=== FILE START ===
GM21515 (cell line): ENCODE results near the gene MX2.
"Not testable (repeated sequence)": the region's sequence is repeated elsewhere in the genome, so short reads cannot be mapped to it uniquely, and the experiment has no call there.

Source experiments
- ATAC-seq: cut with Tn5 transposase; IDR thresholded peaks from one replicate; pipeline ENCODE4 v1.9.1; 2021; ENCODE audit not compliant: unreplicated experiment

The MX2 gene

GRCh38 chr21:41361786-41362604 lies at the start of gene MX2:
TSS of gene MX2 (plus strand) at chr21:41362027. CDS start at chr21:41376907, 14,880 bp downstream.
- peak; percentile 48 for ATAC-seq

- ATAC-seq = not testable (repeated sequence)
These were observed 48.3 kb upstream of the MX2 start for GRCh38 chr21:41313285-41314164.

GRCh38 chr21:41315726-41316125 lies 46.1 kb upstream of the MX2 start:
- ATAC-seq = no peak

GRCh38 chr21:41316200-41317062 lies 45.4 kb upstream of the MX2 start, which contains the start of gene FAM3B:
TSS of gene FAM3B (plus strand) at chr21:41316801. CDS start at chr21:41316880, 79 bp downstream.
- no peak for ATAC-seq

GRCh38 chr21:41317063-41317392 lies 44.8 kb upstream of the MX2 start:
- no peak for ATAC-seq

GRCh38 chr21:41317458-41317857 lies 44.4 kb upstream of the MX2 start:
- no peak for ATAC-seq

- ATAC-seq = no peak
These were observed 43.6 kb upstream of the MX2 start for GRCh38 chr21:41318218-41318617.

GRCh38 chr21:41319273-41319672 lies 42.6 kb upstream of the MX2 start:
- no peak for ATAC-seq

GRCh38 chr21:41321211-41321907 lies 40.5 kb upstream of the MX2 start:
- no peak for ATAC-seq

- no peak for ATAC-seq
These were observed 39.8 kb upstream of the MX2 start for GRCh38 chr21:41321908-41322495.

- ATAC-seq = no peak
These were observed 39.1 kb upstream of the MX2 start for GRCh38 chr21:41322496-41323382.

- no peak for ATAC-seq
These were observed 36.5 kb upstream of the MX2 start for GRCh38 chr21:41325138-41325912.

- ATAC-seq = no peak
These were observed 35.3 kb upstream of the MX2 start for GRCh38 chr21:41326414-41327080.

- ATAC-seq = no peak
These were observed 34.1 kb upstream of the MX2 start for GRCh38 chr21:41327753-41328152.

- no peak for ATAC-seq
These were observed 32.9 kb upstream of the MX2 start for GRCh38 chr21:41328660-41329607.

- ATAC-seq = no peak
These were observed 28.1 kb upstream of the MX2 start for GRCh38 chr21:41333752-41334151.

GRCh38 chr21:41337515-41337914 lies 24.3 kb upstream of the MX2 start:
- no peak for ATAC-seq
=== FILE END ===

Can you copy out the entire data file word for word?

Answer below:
GM21515 (cell line): ENCODE results near the gene MX2.
"Not testable (repeated sequence)": the region's sequence is repeated elsewhere in the genome, so short reads cannot be mapped to it uniquely, and the experiment has no call there.

Source experiments
- ATAC-seq: cut with Tn5 transposase; IDR thresholded peaks from one replicate; pipeline ENCODE4 v1.9.1; 2021; ENCODE audit not compliant: unreplicated experiment

The MX2 gene

GRCh38 chr21:41361786-41362604 lies at the start of gene MX2:
TSS of gene MX2 (plus strand) at chr21:41362027. CDS start at chr21:41376907, 14,880 bp downstream.
- peak; percentile 48 for ATAC-seq

- ATAC-seq = not testable (repeated sequence)
These were observed 48.3 kb upstream of the MX2 start for GRCh38 chr21:41313285-41314164.

GRCh38 chr21:41315726-41316125 lies 46.1 kb upstream of the MX2 start:
- ATAC-seq = no peak

GRCh38 chr21:41316200-41317062 lies 45.4 kb upstream of the MX2 start, which contains the start of gene FAM3B:
TSS of gene FAM3B (plus strand) at chr21:41316801. CDS start at chr21:41316880, 79 bp downstream.
- no peak for ATAC-seq

GRCh38 chr21:41317063-41317392 lies 44.8 kb upstream of the MX2 start:
- no peak for ATAC-seq

GRCh38 chr21:41317458-41317857 lies 44.4 kb upstream of the MX2 start:
- no peak for ATAC-seq

- ATAC-seq = no peak
These were observed 43.6 kb upstream of the MX2 start for GRCh38 chr21:41318218-41318617.

GRCh38 chr21:41319273-41319672 lies 42.6 kb upstream of the MX2 start:
- no peak for ATAC-seq

GRCh38 chr21:41321211-41321907 lies 40.5 kb upstream of the MX2 start:
- no peak for ATAC-seq

- no peak for ATAC-seq
These were observed 39.8 kb upstream of the MX2 start for GRCh38 chr21:41321908-41322495.

- ATAC-seq = no peak
These were observed 39.1 kb upstream of the MX2 start for GRCh38 chr21:41322496-41323382.

- no peak for ATAC-seq
These were observed 36.5 kb upstream of the MX2 start for GRCh38 chr21:41325138-41325912.

- ATAC-seq = no peak
These were observed 35.3 kb upstream of the MX2 start for GRCh38 chr21:41326414-41327080.

- ATAC-seq = no peak
These were observed 34.1 kb upstream of the MX2 start for GRCh38 chr21:41327753-41328152.

- no peak for ATAC-seq
These were observed 32.9 kb upstream of the MX2 start for GRCh38 chr21:41328660-41329607.

- ATAC-seq = no peak
These were observed 28.1 kb upstream of the MX2 start for GRCh38 chr21:41333752-41334151.

GRCh38 chr21:41337515-41337914 lies 24.3 kb upstream of the MX2 start:
- no peak for ATAC-seq